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IACM-Bulletin of April 2, 2000


UK — Police Foundation proposes depenalisation of cannabis

The Police Foundation, influential police charity, released the findings of a two-year study on 28 March, concluding that marijuana should be "depenalized"-- removing the risk of prison sentences except for people suspected of dealing in the drug. Users could still be fined or cautioned.

The Police Foundation panel was composed of 12 leading lawyers, academics and police officers. The commission's report stated, "The present law produces more harm than it prevents," adding that marijuana is less dangerous than tobacco and alcohol.

Home Secretary Jack Straw accepted that there was a "coherent argument" for legalizing cannabis -- but immediately insisted that the case for doing so was fatally flawed. He stressed that the Government would continue to take a "cautious" approach to proposals for drugs law reform. He did, however, allow for the possibility that cannabis might be made available on prescription to relieve the pain of those suffering from conditions such as multiple sclerosis -- provided medical experts decided that it could be used safely.

Labour MP Paul Flynn is to introduce a Bill to Parliament that would decriminalize the use of cannabis. Mr Flynn said on 31 March he believed there had been a sea change in public attitudes towards drug use, and Britons now understood tough laws were causing more problems than they were solving.

(Sources: Reuters of 26 March, PA News of 28 March 2000 and 1 April 2000, The Independent of 1 April 2000)

News in brief


In Florida 30 medical marijuana patients, including several in wheel-chairs, conducted a 160-mile several days long journey from a state prison in Starke to the state capitol in Tallahassee. Several protesters of the Journey for Justice caravan wore black and white striped jail uniforms. Others carried red stop signs reading, "Stop arresting patients for medical marijuana." (Source: Reuters of 26 March 2000)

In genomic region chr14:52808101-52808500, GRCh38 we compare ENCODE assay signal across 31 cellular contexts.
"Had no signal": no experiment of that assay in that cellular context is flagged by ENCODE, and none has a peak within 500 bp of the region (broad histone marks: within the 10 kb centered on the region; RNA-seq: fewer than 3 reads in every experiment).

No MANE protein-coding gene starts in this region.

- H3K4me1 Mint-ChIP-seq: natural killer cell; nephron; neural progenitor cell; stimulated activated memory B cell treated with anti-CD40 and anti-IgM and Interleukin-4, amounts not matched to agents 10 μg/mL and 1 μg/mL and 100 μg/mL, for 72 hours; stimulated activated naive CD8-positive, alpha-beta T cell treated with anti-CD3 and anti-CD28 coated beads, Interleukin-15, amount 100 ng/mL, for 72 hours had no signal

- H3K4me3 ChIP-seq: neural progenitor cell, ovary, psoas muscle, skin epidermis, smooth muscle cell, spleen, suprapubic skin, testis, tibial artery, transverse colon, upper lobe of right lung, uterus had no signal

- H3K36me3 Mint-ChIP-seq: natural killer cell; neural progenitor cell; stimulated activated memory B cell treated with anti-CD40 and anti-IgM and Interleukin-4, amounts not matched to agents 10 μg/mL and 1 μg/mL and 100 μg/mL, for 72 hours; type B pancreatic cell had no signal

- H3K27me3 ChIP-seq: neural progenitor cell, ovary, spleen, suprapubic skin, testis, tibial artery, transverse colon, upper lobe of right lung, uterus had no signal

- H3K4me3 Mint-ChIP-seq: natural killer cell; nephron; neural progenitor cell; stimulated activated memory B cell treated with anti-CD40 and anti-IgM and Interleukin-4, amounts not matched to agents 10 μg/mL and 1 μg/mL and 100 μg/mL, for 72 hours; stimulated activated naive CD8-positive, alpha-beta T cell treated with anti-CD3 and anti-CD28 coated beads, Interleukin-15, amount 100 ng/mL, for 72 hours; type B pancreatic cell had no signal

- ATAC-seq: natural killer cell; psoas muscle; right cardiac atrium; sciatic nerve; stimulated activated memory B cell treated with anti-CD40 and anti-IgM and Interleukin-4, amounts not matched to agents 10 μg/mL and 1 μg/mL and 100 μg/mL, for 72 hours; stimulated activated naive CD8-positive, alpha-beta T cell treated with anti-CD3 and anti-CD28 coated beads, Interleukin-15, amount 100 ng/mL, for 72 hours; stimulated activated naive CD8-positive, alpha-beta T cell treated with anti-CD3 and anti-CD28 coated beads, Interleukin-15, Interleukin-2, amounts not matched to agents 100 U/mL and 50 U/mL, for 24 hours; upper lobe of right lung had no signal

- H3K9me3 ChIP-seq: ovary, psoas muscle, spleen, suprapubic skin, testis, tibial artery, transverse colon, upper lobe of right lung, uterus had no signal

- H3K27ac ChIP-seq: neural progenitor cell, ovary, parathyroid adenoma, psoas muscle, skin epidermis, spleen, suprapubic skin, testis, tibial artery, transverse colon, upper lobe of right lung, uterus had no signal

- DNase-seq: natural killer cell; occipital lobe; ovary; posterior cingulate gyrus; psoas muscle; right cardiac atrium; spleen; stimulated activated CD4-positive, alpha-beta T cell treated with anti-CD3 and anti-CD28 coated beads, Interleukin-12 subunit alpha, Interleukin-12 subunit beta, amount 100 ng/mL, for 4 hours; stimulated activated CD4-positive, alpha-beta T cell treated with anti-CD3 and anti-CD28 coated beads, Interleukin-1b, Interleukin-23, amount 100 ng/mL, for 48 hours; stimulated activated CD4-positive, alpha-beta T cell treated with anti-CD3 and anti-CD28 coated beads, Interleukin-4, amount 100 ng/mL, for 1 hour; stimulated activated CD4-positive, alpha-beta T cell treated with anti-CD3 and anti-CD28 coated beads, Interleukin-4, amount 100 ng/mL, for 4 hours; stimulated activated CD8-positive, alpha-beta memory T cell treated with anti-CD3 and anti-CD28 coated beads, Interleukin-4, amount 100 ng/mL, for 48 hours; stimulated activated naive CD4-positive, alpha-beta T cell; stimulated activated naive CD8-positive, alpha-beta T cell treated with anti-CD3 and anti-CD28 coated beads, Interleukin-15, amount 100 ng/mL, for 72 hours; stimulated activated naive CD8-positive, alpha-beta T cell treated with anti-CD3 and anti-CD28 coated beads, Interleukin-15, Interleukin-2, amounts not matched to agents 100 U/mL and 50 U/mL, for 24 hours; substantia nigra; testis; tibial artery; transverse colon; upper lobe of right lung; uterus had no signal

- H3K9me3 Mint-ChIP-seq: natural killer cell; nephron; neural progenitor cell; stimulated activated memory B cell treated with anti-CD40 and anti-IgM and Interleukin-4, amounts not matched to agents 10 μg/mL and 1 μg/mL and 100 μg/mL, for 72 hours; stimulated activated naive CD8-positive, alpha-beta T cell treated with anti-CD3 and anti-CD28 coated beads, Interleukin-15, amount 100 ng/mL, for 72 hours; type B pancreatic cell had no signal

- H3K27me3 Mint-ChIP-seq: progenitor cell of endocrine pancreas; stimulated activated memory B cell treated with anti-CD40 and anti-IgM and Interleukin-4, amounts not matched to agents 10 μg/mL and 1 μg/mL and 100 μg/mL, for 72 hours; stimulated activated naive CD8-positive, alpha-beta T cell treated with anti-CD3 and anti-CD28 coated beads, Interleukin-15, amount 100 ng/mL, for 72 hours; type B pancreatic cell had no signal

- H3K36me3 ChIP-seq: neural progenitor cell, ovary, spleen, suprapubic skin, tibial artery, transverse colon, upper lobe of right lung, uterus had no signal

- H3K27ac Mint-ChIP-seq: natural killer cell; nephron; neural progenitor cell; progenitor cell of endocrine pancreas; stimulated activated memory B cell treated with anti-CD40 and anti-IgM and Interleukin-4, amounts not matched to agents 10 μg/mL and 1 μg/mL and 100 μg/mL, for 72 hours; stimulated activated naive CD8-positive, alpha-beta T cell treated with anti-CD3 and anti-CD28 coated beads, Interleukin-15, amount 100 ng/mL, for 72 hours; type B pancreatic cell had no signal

Regular marijuana users have substantially lower blood flow to a part of their brains associated with memory, language and sense of time, according to a recent study by University of Iowa researchers, published in NeuroReport. Researchers found that long-term use of the drug does not affect brain size or structure but does have a noticeable effect on the rate of blood that flows through parts of the cerebellum (posterior cerebellum). As of yet, the researchers do not know how long the effects on brain function last. (Source: COMTEX newswire of 30 March 2000)


On 28 March the Santa Cruz City Council gave preliminary approval to an ordinance that would protect patients with a medical use identification card from prosecution, without requiring they identify the physician who recommended the use of marijuana. The ordinance states the city will permit buyers cooperatives to cultivate and sell marijuana to patients and caregivers. (Source: NORML of 30 March 2000)


The British newspaper The Independent said on 24 March: "The Government is to legalize the use of cannabis for medicinal purposes in a significant change to its hard-line policy on drugs. (...) Senior government sources told The Independent yesterday that Ms Mowlam will win her battle to allow cannabis to be used legally for therapeutic purposes." In an official statement the government said it would consider allowing cannabis to be used for medicinal purposes if medical trials were successful. (Sources: The Independent of 24 March 2000, PA News of 25 March 2000)